Why are annual children’s eye tests not a part of the summer back to school routine?
If your child cannot see properly they will enjoy school less and not do as well in their studies.
I saw a 12-year-old who will be unlikely to ever have good enough vision to drive, who if they had glasses at the age of four to five would have been fine
Six monthly dental checks are considered normal, but while you get two sets of teeth and even false ones your two eyes are irreplaceable.
This neglect of eyecare is at odds with survey after survey that all tell us that 90 per cent of members of the public say sight is the sense they most fear losing.
One in five children has an undetected problem with their vision.
Fifty per cent of parents with children aged eight or under have never taken their child for an eye test.
This lack of regular eye testing blind spot (apologies for the pun) is not restricted to families from poorer backgrounds either, but some are put off by the fear of the cost of glasses.
Eye tests for under 16s and those under 18 in full time education are free on the NHS and if they need glasses they get a voucher towards the cost.
Some opticians provide totally free pairs with options to spend a bit more for cooler frames.
The trouble with kids is that they don’t tend to moan if they are having a problem with their vision, they just get on with it.
How are they to know that what they can see is normal or not?
In other words children can have significant issues with their eyes that if not dealt with when they are young can impact on their whole life.
I recently saw a 12-year-old who will be unlikely to ever have good enough vision to drive, who if they had glasses at the age of four to five would have been fine.
This is because there is a critical period in the development of sight which is the first six to nine years.
If there is an underlying focusing error in an eye that is not corrected early in the critical period then that eye will never see properly, even with spectacles.
This is often called a “lazy eye” (correct term amblyopia), but that is a terrible term as the eye is far from being lazy it has just not been given a fair chance to develop.
At this point parents often suggest t0 me that the “school eye test” will pick anything up.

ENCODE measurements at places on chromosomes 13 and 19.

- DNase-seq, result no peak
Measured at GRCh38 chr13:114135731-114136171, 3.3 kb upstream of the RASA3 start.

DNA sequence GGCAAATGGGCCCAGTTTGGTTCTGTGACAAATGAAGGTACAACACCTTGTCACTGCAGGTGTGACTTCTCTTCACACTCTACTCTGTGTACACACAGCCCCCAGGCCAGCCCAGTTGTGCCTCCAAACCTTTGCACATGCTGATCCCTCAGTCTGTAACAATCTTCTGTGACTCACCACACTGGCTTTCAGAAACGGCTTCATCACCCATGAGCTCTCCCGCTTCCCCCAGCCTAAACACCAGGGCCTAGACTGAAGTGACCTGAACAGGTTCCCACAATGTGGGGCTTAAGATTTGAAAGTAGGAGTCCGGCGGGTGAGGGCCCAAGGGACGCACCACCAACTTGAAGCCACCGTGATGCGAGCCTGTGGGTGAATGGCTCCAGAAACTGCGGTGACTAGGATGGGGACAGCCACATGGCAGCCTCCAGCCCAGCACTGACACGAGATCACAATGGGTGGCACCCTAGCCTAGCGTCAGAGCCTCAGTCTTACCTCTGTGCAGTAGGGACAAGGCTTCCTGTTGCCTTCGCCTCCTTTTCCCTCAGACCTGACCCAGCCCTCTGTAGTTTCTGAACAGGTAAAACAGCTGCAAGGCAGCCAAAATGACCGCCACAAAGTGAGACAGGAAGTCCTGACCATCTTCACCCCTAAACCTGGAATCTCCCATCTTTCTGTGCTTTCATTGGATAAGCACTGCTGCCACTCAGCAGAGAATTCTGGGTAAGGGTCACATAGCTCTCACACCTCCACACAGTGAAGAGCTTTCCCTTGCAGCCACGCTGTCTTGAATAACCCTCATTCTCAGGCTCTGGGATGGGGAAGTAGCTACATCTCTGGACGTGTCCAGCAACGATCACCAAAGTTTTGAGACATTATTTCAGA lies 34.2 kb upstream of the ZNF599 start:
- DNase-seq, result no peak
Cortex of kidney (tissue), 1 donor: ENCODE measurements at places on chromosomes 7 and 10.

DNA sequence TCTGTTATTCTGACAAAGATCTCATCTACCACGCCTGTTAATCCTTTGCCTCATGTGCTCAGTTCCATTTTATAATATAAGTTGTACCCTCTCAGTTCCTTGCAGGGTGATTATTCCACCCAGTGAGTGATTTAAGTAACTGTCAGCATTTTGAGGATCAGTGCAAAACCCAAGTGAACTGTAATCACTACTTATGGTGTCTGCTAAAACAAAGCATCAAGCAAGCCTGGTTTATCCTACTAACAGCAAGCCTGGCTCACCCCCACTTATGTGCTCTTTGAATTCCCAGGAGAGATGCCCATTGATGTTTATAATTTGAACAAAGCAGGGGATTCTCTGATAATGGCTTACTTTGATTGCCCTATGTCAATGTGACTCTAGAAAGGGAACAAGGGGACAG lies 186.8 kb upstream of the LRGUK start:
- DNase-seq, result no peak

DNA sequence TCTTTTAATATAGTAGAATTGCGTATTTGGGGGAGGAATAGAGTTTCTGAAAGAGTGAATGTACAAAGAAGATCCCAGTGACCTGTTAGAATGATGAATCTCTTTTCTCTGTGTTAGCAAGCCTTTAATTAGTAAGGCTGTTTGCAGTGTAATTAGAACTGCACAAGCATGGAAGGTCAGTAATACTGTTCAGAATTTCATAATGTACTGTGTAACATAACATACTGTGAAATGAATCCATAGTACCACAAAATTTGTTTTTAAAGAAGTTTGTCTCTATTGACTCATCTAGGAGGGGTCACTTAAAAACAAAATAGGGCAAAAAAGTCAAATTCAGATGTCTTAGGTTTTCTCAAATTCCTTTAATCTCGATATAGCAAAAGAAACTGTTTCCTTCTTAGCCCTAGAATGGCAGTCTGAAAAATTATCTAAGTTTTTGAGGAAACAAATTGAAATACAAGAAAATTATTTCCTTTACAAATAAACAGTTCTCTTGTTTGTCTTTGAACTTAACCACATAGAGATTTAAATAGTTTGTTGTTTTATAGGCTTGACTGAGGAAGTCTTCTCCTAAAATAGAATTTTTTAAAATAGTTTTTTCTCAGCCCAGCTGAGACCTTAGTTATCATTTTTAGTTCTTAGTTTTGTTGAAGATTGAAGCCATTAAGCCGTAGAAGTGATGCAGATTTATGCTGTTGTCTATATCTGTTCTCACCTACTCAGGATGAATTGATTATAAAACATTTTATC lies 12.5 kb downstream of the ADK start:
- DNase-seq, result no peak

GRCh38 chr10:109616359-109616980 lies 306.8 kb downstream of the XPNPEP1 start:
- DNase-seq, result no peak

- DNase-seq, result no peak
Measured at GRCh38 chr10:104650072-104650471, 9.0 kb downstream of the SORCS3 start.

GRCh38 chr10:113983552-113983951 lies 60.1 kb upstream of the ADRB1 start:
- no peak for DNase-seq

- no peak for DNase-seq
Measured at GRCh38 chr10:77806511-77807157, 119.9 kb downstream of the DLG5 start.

Unfortunately, not all schools fund a test, things do get missed as it is a rather crude assessment and if your child is off that day, they only come once.
More importantly it is bit late too, children should get a test when they are three years old, earlier if a parent had problems when they were younger.
The test is of course adapted for those who cannot read and is normally something that can be made fun, there is usually giggling and an experience the child and parent enjoys.
In my consulting room, for example, I have a big sofa so other family members can be in the room and also relax during the examination.
Looking at pictures we take of the eyes is normally a highlight for everyone, but colour vision tests and 3D checks fascinate too.
If the eyes are not checked at age three it is vital to get them checked in the summer holidays before your child starts school.
Don’t be the parent who gets pulled aside by the primary teacher and has an eye test suggested because your child is struggling with letter recognition or reluctant to read and write.
Guilt is a familiar parental emotion, but the feeling that your child has been made to feel bad about their reading achievement when they were just struggling to see clearly is one you want to avoid.
As children progress through school they are a bit more likely to mention problems, but the transition to secondary is a key time.
The class rooms get bigger and seeing what is on the board becomes more important.
The big school challenge does not need making harder with sight difficulties.
As they get bigger and approach the age of 17 you need to consider whether they should head off for a driving lesson unless you are sure they are safe to drive your or a driving instructor’s vehicle.
This article has studiously avoided perhaps one of the biggest contemporary issues that parents worry about in reference to the eyes of their children – screens.
There is a lot of research going on currently about the potential impact and it is an area the Sheffield Telegraph might want to look at one day.
One thing we can safely say is that a screen-free break is needed before bedtime to ensure sleep is not interfered with.
So, book a test at the beginning of the holidays for all your children, whatever their age, more often than not glasses are not required.
Don’t leave it until the end of the summer as if they need help it is best to get used to spectacles at home during the holiday.
The days of the choice between pink and blue “NHS glasses” are long gone.
Spectacles can be cool now, think Will-I am and Rhianna for starters.
Contact lenses can also be an option for sporty Outdoor City Sheffield families and we’ll look at visual correction for cycling, swimming and climbing in a future article.
Karl Hallam is a parent and the Optometrist at CrossEyes, 112 Devonshire St, Sheffield.